Al Gore’s 400-acre farm is located in Carthage, a small Tennessee town where the former vice president and senator kicked off his political campaigns. During Gore’s second act as a famous environmentalist, the farm became the site of a training program for aspiring climate activists, and more recently, an experiment in what he said is the world’s most realistic chance at averting climate catastrophe.

Topsoil, the foot or so of ground underneath your feet, is responsible for almost all food production on Earth. But it also stores more than three times as much carbon as forests. Today, agriculture is a net carbon emitter, contributing about 14% of the world’s greenhouse gas emissions. But unlike power generation or automobiles, farming can be turned into a net absorber, pulling carbon out of the atmosphere.

If farming practices are changed through the use of cover crops, low-tilling and tree-planting, Gore said, agriculture conglomerates and family farmers alike could theoretically make their farms more productive while fighting global warming. Those changes can also replenish nutrients to the world’s soil, of which 33% has already been depleted.

A virtuous circle if there ever was one—and one that’s already attracting attention from farmers, consumers and food companies.

Gore, 71, is preaching the benefits of so-called carbon farming, a form of regenerative farming, at a time when U.S. President Donald Trump has been trying to roll back regulations meant to limit greenhouse gas emissions. And while science-based climate policy has been a prominent topic on the Democratic presidential campaign trail, it’s not always seen as a priority.

Gore, who these days is more of a denim-wearing advocate than reserved technocrat, remains undeterred. His laboratory has been the farm where his parents once raised livestock and grew tobacco. Earlier this month, he invited 450 soil experts—farmers, scientists, chefs, food experts, entrepreneurs and investors—to join him there to discuss how to scale regenerative farming into something that might actually slow climate change.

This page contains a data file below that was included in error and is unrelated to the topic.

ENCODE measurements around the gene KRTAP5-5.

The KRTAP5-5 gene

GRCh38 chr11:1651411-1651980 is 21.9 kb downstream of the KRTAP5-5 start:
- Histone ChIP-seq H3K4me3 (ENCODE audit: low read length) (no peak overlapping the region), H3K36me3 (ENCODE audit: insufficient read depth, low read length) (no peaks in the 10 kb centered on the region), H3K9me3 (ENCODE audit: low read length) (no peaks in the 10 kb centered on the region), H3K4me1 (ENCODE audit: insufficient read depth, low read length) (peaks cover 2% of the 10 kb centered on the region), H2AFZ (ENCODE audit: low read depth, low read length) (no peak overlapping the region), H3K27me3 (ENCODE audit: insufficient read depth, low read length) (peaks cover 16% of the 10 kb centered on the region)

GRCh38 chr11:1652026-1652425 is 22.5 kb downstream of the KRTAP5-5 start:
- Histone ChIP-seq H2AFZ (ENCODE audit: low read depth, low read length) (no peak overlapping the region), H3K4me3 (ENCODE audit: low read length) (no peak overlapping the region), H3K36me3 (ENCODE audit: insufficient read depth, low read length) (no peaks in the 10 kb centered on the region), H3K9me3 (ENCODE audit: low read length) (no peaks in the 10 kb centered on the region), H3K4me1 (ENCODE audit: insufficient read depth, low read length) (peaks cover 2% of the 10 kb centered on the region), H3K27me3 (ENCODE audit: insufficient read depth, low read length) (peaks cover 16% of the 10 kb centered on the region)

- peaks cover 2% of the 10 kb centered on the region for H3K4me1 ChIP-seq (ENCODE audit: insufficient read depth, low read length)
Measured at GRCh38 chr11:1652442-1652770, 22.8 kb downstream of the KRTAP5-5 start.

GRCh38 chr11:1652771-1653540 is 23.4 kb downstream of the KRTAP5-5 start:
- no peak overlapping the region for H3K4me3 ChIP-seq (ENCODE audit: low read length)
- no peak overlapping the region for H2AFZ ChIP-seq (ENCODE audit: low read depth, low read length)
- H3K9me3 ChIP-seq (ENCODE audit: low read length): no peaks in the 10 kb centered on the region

“We’ve waited so long to start to address the climate crisis,” Gore told those gathered. “We will need to both reduce emissions drastically and take as much carbon out of the atmosphere as we possibly can.”

Unlike 2006, when Gore’s film “An Inconvenient Truth” was met with skepticism in some quarters, 13 years of intensifying storms, catastrophic floods and unprecedented droughts and wildfires have persuaded more Americans that there’s a very big problem. The goal now, Gore said, is to get people to start taking carbon farming seriously.

When it comes to actually tackling what may soon become an existential crisis, the numbers are daunting. Trillions of dollars are needed to adapt civilization to the near-term consequences of climate change while tens of trillions of dollars are needed to slow its advance. But Gore said there are still too few plans to reverse global warming that don’t rely on technology that has yet to be developed.

“Planting trees and sequestering carbon in soil are likely to remain the two most effective approaches,” Gore said in an interview at his Carthage farm. “There’s already some indication that farms that operate this way are more resilient in the face of climate extremes.”

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